August 3, 2023

Speaker Grilles: On or Off?

Article written by SARAH JONES

Polk speakers are designed to sound amazing with or without grilles.

Deciding whether to leave speaker grilles on or off is a topic that sparks intense debate among hi-fi enthusiasts. Polk speakers are engineered to sound equally amazing with or without grilles, so you can feel confident in whichever choice you make. Not sure whether you’re Team On or Team Off? We'll explain how grilles work, so you can make an informed decision based on your preferences.

What’s the point of a loudspeaker grille?

Loudspeaker grilles serve dual purposes: protection and aesthetics. They safeguard delicate components against damage from dust and prying little fingers (and paws) while contributing to the overall appearance of the speakers.

Grilles are typically made from materials like fabric, metal, or plastic, and are usually removable, attaching with magnets or clips.

The clean look of a Polk Monitor XT15 speaker with its grille on.

Do loudspeaker grilles affect sound?

It’s hard to provide a definitive answer to this question since every speaker has a unique design. Grille fabric is designed to be acoustically transparent. Arguments can be made for grille fabric attenuating sound at the extreme upper limits of a speaker’s frequency response, but that effect is generally negligible and you likely wouldn’t notice the difference.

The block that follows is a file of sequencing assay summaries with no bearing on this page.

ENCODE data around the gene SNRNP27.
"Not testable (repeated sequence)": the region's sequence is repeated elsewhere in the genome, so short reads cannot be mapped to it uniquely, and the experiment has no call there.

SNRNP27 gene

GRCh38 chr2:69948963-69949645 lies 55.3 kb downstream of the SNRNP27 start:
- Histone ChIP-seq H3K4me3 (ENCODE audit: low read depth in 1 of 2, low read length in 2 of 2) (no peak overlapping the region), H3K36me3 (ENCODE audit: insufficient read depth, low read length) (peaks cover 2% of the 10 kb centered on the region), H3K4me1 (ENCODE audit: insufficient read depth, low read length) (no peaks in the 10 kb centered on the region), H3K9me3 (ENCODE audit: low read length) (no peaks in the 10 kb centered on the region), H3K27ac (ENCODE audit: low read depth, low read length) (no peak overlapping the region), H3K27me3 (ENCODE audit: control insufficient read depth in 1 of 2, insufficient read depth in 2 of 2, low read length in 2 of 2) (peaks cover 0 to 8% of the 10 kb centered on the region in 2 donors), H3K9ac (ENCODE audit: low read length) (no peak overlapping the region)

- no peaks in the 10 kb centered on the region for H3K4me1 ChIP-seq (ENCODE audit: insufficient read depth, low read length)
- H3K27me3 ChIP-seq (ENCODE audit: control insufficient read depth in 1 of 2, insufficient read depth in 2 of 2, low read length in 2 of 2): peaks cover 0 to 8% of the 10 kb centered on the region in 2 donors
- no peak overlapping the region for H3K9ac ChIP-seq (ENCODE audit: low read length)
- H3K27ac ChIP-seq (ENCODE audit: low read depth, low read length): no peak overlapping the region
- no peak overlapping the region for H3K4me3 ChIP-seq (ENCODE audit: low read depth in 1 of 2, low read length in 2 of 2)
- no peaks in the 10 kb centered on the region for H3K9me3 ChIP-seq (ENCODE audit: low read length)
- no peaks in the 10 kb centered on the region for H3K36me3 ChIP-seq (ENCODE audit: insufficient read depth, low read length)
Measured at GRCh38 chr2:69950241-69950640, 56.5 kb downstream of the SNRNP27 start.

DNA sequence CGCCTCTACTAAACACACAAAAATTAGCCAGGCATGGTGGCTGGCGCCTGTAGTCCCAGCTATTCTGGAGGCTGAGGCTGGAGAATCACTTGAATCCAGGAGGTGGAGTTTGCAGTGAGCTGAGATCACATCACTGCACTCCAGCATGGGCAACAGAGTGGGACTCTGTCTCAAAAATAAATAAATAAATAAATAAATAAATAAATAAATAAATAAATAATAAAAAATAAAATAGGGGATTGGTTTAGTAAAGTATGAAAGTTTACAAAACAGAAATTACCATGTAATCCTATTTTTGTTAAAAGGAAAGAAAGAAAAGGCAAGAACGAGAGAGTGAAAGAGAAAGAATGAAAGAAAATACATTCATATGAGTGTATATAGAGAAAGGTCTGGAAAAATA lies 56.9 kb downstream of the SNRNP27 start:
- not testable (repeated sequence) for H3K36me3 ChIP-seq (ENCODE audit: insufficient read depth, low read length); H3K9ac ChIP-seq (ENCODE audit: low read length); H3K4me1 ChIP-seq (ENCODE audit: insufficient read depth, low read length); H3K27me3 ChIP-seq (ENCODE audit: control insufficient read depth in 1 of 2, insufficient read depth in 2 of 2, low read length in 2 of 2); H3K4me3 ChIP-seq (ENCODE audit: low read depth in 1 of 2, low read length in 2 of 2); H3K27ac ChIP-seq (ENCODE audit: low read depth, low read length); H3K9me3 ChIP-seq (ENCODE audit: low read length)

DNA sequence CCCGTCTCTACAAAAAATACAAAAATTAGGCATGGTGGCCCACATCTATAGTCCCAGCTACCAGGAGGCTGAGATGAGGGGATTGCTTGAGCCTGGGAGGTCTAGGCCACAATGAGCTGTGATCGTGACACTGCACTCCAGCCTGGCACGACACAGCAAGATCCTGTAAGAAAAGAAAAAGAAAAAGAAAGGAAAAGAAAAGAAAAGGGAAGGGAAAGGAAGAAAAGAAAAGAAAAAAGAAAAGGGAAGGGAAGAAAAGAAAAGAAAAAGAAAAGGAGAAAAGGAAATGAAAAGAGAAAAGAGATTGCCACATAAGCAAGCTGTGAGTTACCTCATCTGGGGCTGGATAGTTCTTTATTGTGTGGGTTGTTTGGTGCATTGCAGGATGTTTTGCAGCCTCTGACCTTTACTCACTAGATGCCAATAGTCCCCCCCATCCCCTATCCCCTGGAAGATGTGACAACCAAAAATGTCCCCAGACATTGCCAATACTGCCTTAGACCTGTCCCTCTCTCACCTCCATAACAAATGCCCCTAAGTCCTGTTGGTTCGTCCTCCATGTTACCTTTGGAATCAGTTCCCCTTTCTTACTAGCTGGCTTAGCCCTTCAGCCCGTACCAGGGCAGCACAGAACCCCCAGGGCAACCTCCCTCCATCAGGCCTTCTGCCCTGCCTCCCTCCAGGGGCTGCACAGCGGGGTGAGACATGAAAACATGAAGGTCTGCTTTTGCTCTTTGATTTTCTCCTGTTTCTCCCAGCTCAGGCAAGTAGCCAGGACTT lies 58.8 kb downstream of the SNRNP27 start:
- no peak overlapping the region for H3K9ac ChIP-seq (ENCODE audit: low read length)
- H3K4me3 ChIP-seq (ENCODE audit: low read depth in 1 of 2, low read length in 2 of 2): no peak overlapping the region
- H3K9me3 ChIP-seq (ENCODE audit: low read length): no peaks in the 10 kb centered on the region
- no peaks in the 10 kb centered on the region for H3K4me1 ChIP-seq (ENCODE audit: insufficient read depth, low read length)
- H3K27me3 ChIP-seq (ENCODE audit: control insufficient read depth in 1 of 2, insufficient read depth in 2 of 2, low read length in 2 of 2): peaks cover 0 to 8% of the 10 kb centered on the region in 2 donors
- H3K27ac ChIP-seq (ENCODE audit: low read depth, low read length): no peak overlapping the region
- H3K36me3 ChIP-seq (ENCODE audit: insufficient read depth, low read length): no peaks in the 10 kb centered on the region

If a speaker grille affects the sound of your speakers, its frame is usually the culprit. If the frame borders are too close to the speaker drivers (particularly the drivers producing higher frequencies, such as tweeters and midrange drivers) it can cause diffraction, in which sound waves bounce off the frame, interfering with the sound coming directly from the driver. In speakers with poorly-designed frames, this phenomenon can potentially cause changes in dispersion patterns, along with audible coloration. (We’ve got you covered at Polk with low-profile grille frames that do not compromise sound.)

Note that any acoustic issues caused by frame diffraction are much less significant than the diffraction created when placing a speaker in a cubby hole or other tight or recessed space, so speaker placement is almost always a more important consideration than the question of leaving your grilles on or off.

Polk Legend L800 with its grille off...just look at that tech!

The choice is yours

The decision to leave home speaker grilles on or off is subjective. Ultimately, the choice depends on your personal preferences and the specific characteristics of your listening space.

Grilles offer protection, preserve design integrity, and ensure safety. (If your speakers are within reach of pets or small children and you want to avoid scratches, dents, and poked-in cones, your decision is a no-brainer: Grilles on.) On the other hand, removing grilles can enhance aesthetics and in some cases, improve sound quality and dispersion. If you’re not sure whether grilles impact the sound of your speakers, you can always try a blind test (get someone to help you) and decide for yourself. A Polk Legend L800 owner reported that he opts for a hybrid approach: he leaves the grilles on for everyday protection, but takes them off to impress his friends with the L800’s Stereo Dimensional Array of Turbine Cone woofers and Pinnacle Ring Radiator tweeters. 

By considering your personal situation and doing some experimenting, you can make an informed decision that suits your priorities and you’ll have a great listening experience while preserving the integrity of your speakers.

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